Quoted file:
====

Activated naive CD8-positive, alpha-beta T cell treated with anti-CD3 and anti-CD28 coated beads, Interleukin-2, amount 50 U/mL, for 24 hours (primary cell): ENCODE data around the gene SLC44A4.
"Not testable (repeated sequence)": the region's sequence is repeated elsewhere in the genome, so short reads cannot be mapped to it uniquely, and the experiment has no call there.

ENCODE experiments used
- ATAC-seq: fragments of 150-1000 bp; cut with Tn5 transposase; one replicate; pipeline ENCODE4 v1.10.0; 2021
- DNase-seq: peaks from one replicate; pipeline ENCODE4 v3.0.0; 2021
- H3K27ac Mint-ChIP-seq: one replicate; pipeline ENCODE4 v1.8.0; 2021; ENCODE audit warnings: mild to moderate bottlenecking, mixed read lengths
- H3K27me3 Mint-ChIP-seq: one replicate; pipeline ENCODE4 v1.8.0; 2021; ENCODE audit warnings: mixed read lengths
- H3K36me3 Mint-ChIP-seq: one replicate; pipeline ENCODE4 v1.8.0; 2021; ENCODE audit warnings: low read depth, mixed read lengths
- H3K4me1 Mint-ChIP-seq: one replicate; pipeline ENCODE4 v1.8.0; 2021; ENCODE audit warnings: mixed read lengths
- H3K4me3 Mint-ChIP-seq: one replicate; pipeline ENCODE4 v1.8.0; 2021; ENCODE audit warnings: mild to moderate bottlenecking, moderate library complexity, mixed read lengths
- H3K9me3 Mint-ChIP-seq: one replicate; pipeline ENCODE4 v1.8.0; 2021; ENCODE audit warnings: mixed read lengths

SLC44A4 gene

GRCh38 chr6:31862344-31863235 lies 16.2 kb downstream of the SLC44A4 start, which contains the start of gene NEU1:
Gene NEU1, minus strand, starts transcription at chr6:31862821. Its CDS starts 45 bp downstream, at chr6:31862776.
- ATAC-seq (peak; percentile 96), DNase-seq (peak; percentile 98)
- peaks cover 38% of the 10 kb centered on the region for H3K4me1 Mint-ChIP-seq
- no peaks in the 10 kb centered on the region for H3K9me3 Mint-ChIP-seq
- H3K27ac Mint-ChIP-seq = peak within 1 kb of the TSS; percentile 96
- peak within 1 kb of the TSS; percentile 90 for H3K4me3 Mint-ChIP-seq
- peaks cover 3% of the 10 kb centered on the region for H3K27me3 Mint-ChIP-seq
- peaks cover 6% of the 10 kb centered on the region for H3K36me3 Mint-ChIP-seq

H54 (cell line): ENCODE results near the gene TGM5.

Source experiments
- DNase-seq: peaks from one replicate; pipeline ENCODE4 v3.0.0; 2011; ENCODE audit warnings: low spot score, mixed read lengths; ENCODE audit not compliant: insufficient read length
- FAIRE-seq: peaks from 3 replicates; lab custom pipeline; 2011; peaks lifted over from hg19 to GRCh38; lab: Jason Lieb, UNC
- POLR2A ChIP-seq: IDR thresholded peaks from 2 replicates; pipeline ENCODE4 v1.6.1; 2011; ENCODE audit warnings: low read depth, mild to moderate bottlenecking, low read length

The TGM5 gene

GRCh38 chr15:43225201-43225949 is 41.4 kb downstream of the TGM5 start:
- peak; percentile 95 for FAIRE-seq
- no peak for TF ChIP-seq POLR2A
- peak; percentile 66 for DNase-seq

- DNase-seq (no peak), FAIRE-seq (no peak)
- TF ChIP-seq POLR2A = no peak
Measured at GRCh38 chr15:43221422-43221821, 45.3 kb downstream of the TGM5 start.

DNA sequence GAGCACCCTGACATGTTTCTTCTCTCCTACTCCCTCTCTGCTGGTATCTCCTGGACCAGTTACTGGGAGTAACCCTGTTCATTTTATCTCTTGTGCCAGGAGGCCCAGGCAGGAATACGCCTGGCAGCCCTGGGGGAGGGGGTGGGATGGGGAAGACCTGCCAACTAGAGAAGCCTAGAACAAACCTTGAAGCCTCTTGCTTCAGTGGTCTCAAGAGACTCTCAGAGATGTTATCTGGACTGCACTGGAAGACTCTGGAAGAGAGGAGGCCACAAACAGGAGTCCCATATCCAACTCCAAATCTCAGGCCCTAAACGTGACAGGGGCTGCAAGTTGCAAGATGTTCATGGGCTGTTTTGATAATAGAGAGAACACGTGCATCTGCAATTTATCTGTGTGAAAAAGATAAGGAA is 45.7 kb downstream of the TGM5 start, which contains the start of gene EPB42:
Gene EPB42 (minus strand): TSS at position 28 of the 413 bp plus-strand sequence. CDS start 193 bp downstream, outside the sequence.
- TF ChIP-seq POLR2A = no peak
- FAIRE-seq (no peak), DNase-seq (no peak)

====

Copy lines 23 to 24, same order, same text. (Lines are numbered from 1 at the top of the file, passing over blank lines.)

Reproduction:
Source experiments
- DNase-seq: peaks from one replicate; pipeline ENCODE4 v3.0.0; 2011; ENCODE audit warnings: low spot score, mixed read lengths; ENCODE audit not compliant: insufficient read length